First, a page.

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Alcohol A Poison Crutch In Stressful Football Life

I wrote a column over the weekend on Wayne Rooney which shed a light onto alcohol and football and what a terrible mix it is under any circumstances.

I wanted to revisit it today, only because it sheds a light on how different “normal life” is to being a pro-sportsman or woman.

“Collymore, you’re an idiot, the lad was having a few beers late after winning against Scotland, like we all do.”

Rooney isn’t you though, Rooney is so different to us as media people, bin men, bankers and shopworkers that comparing what he does to us is absurd.

Paul Merson, Tony Adams, Gazza? Ring any bells? They should do, and loudly.

Alcohol use and misuse in football has been a taboo for so long in the game, and seemingly is no longer an issue because “foreign players don’t drink”.

Well that’s not strictly true, but we always must look out for players, whoever they are, whatever club they play for because the cycle of a player’s life and week means that alcohol can be and often is used a crutch, rather than the jolly weekend beans that many of us enjoy.

You train all week with one aim, to win a game in front of 75,000 people. You’re expected to carry the hopes of a nation or one of the world’s biggest clubs on your shoulder, and trust me, it’s tempting after the game has finished to wind down (an incredibly difficult thing to do, often players never sleep post-match), have a few beers or a few shorts not to celebrate, not to toast a win, but to alleviate the pressure and burden of carrying England or Manchester United on your back.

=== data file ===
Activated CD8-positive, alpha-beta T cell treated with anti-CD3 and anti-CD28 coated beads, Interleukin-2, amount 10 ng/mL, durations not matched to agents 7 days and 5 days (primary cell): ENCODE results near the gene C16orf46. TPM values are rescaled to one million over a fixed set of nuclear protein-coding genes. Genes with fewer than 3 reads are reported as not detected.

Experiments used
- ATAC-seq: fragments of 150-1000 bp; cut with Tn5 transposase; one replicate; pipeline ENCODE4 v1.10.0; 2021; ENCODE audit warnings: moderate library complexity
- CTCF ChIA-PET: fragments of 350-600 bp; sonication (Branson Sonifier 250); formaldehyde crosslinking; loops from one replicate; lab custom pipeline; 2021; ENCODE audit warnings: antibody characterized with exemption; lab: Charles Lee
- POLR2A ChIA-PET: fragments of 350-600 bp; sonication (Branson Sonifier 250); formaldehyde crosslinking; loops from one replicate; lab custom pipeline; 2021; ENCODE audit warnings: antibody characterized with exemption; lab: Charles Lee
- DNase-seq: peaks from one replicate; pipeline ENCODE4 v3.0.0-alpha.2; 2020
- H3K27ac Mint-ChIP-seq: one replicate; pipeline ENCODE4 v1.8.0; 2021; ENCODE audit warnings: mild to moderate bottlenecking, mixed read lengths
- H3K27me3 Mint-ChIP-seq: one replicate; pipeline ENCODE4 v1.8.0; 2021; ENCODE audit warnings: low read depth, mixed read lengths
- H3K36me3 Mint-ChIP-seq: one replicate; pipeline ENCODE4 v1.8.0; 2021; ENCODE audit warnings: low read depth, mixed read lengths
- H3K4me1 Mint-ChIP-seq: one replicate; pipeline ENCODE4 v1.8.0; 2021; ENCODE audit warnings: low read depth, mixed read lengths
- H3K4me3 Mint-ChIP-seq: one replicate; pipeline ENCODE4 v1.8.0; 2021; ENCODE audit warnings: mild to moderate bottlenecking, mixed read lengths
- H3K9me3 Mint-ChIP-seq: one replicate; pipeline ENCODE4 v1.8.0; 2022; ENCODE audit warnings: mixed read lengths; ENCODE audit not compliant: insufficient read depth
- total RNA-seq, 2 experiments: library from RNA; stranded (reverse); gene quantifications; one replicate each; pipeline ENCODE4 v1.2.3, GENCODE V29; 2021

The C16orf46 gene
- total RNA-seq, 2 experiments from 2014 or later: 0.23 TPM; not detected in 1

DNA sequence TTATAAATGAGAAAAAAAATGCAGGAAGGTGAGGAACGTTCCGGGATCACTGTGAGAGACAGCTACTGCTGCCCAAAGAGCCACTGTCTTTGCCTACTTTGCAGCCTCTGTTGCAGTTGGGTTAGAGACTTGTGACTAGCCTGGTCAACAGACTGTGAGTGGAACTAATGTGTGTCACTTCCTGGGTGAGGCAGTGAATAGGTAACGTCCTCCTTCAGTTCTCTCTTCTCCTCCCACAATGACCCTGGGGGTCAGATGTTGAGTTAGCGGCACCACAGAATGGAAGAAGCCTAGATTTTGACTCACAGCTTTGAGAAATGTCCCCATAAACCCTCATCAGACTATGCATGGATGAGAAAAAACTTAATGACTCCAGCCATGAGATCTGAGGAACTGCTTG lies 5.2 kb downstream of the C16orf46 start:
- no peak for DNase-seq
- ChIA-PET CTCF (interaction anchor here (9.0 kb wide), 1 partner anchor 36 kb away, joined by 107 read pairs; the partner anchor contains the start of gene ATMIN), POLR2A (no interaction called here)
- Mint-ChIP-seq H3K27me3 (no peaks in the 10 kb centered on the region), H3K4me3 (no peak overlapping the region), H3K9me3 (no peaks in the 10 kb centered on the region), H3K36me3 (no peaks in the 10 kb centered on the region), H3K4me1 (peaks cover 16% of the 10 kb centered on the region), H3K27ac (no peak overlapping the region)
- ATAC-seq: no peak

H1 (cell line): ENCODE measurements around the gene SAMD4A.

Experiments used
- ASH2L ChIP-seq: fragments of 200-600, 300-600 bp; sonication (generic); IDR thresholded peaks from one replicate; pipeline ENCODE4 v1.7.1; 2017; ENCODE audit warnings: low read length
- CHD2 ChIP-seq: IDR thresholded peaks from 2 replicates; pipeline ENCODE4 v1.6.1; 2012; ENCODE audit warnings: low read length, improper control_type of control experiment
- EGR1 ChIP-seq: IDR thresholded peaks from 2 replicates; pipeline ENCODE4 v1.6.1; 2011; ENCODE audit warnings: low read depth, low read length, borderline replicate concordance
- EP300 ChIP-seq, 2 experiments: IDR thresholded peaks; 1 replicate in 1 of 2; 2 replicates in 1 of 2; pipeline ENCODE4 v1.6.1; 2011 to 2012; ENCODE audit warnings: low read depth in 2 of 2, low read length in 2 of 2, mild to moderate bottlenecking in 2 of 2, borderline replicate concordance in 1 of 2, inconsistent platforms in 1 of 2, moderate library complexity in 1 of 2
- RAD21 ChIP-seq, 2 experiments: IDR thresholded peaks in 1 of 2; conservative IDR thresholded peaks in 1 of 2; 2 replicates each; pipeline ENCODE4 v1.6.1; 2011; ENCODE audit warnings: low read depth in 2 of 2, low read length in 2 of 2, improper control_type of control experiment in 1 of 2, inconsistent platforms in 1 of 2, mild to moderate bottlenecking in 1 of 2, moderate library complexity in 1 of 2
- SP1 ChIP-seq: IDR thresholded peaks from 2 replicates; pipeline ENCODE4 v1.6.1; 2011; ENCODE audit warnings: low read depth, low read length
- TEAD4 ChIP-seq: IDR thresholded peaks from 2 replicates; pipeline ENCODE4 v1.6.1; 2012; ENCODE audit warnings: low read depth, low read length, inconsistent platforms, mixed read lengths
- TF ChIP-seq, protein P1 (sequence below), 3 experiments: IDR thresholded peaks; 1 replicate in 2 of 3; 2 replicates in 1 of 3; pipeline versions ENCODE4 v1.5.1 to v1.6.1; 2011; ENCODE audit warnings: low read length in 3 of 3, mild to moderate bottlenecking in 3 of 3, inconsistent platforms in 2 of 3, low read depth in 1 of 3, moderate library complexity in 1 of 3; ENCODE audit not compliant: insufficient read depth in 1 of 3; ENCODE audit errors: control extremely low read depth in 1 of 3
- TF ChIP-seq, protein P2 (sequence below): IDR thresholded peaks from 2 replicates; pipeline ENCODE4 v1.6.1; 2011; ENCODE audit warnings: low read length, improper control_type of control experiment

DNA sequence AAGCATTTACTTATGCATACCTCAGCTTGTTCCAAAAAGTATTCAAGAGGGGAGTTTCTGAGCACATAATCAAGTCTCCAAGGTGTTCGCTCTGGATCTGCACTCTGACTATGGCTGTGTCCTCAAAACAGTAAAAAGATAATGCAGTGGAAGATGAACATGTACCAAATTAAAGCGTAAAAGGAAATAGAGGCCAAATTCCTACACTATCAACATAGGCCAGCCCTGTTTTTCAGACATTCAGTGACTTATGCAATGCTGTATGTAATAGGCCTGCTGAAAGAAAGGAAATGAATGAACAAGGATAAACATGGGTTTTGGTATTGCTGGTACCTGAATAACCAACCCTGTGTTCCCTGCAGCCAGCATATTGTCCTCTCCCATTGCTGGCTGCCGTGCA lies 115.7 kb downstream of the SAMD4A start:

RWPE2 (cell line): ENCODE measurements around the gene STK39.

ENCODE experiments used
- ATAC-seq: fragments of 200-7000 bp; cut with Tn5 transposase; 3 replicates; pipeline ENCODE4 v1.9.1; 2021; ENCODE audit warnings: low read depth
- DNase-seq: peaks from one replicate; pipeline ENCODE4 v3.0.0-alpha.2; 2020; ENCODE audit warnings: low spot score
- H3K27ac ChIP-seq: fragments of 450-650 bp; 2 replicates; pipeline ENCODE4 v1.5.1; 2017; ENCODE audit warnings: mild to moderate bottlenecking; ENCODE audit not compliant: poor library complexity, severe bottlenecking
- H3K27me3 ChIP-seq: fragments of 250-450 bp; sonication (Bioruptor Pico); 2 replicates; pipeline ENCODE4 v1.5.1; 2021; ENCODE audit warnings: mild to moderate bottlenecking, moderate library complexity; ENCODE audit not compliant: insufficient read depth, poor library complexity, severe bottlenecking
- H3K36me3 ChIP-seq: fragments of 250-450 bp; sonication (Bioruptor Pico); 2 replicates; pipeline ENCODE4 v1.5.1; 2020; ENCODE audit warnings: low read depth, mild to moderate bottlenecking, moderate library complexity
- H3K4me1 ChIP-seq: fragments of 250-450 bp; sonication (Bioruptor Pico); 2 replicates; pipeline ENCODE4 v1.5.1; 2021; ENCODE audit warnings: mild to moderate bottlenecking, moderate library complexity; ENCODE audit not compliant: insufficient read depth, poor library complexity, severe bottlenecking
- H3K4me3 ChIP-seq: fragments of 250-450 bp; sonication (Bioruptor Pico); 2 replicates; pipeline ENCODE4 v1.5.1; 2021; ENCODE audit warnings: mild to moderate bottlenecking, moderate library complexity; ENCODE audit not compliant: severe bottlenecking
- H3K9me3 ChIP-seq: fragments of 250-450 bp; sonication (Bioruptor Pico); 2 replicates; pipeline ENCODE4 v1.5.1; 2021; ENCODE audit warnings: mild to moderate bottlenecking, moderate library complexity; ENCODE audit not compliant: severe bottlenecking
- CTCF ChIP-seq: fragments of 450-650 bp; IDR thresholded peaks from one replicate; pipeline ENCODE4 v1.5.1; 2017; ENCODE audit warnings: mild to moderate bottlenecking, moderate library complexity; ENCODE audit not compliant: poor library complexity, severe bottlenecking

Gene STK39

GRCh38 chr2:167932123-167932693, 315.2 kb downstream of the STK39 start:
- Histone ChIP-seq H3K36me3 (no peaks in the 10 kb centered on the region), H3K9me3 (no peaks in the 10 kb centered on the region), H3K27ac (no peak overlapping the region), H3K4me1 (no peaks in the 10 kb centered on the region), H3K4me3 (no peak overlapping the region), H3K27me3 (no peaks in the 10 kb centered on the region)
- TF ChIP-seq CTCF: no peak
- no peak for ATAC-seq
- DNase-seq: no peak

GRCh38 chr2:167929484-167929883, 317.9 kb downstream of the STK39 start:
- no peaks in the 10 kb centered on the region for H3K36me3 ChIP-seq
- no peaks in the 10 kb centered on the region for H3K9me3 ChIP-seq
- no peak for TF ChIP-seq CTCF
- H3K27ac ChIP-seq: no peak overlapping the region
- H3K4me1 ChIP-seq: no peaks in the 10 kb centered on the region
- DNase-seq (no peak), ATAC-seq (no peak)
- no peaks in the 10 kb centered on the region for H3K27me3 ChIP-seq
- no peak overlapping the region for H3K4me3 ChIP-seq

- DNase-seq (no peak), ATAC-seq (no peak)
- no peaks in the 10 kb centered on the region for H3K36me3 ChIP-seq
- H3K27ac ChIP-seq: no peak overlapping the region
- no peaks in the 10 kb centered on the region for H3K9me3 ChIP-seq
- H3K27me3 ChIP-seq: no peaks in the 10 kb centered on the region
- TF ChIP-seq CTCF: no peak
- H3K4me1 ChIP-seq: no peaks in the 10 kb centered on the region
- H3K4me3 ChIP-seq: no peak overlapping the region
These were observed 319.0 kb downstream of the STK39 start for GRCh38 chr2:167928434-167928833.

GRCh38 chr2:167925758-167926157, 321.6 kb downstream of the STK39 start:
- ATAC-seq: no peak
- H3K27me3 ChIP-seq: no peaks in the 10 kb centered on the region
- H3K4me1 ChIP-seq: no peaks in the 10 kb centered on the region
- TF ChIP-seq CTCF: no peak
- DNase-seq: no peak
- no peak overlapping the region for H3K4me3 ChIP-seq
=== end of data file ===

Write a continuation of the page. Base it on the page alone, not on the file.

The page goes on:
I don’t care if you don’t believe me, but I do care that you take what I say seriously as I’ve been there, and I’ve seen it with some very unlikely characters.

Gary Charles was a teammate of mine at Villa. A great guy, quiet, almost shy, with a great family and children (for those of you suggesting this should lend weight to a high profile player not using alcohol as they have loving, warm support).

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Never in a MILLION years did I see, notice or guess that away from the game he used alcohol which almost cost him everything. Everything, including his life.

Every player is different and so is every player’s ability to soak up pressure and deal with it in different ways, but if you think comparing your life with Wayne Rooney’s equals “a lad having a few beers” as opposed to; could this be entwined with a lack of form? The pressure of being at the top for over a decade? Then I’m afraid you’re really mistaken.

I don’t know Wayne, but I know his agent, and I know whatever the reality, that Paul Stretford having had many high profile clients over the years, would have looked at the paper pictures of him blind drunk and say to himself, I need to make sure this person, not client, is ok.

Everyman Jack thinks that playing football is a doss, a laugh, that players are pampered and have no stresses, nothing to worry about, especially if there’s a nice £300k cheque at the end of the week, but as I always say with mental health issues, the notion of someone not being able to have cancer or depression because of what they earn deserves to be put in the same box as “I believe the earth is flat”.

Lots of ex-pros made excuses for the England Captain having a beer at 5am, and laugh it off. We made that mistake with Gazza, when the nation, journos, team mates et al were egging him on, joining in on the reflected glory that came with that particular genius but most fled as soon as the rot set in and Gazza was alone.

Wayne Rooney may have had a beer or two, got caught on camera, and it’s his first sesh in years, but that’s not the point. The point is alcohol and footballers are never a good mix, ever, and trust me I should know.

That’s why it should be socially unacceptable in the game, it’s a poison, a toxin if nothing else, and has no place in the weekly habits of a player.




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